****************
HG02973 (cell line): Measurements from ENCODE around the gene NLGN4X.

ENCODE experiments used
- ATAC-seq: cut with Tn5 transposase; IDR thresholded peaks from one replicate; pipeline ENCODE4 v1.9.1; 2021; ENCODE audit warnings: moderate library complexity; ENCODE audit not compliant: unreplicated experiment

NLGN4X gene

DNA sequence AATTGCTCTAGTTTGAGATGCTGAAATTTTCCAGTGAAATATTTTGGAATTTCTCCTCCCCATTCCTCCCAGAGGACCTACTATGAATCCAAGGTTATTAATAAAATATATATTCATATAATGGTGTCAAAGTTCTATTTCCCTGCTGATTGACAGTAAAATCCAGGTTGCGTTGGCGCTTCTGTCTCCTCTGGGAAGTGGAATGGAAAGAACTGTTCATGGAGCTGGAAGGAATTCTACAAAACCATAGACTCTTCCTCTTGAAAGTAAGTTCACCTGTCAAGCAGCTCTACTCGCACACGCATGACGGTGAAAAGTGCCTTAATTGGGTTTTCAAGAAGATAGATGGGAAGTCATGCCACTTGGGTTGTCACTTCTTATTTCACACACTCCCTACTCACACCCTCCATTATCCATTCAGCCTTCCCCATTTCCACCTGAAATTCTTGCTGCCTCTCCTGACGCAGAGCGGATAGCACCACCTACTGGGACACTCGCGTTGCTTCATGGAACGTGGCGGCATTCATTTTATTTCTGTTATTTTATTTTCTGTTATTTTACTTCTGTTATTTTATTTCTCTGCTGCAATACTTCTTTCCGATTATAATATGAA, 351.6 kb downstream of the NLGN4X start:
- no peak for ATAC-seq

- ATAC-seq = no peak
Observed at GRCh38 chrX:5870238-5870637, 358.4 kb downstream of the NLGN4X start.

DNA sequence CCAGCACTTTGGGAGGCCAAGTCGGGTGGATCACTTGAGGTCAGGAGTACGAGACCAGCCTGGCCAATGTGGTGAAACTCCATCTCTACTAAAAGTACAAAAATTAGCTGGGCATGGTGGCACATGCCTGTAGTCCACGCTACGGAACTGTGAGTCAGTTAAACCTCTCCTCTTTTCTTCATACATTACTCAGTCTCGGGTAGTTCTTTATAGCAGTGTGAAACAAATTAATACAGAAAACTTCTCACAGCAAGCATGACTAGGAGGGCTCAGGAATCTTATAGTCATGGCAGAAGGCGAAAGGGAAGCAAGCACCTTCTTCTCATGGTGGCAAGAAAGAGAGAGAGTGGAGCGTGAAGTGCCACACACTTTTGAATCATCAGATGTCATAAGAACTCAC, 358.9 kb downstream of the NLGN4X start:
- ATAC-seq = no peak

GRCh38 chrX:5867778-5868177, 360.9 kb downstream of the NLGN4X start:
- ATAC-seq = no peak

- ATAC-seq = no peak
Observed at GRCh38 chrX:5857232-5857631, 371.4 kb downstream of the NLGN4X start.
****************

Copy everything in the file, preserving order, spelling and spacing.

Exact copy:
HG02973 (cell line): Measurements from ENCODE around the gene NLGN4X.

ENCODE experiments used
- ATAC-seq: cut with Tn5 transposase; IDR thresholded peaks from one replicate; pipeline ENCODE4 v1.9.1; 2021; ENCODE audit warnings: moderate library complexity; ENCODE audit not compliant: unreplicated experiment

NLGN4X gene

DNA sequence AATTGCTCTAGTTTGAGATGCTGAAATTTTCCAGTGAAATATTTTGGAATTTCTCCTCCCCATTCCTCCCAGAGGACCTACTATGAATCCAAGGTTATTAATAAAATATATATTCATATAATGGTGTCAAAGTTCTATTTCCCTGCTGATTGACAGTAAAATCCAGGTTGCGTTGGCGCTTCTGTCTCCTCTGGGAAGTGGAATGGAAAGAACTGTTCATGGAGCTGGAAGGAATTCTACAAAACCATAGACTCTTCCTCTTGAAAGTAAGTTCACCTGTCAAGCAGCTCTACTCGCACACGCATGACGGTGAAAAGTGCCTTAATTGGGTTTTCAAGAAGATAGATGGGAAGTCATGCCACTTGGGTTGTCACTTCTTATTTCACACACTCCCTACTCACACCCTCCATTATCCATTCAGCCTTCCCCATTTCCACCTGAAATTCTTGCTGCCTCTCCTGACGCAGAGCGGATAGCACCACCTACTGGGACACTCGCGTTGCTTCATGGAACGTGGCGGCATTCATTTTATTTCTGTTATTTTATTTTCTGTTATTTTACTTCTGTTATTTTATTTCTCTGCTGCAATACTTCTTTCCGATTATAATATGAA, 351.6 kb downstream of the NLGN4X start:
- no peak for ATAC-seq

- ATAC-seq = no peak
Observed at GRCh38 chrX:5870238-5870637, 358.4 kb downstream of the NLGN4X start.

DNA sequence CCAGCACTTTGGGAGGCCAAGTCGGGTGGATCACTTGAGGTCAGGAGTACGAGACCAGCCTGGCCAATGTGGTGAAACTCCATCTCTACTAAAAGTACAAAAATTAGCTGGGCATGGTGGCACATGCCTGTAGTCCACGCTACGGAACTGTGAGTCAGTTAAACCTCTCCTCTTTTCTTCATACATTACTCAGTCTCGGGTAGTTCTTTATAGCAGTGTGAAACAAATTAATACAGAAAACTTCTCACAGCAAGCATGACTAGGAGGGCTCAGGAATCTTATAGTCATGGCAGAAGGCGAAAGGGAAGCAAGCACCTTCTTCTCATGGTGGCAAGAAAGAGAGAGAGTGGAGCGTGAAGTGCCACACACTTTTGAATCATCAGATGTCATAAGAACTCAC, 358.9 kb downstream of the NLGN4X start:
- ATAC-seq = no peak

GRCh38 chrX:5867778-5868177, 360.9 kb downstream of the NLGN4X start:
- ATAC-seq = no peak

- ATAC-seq = no peak
Observed at GRCh38 chrX:5857232-5857631, 371.4 kb downstream of the NLGN4X start.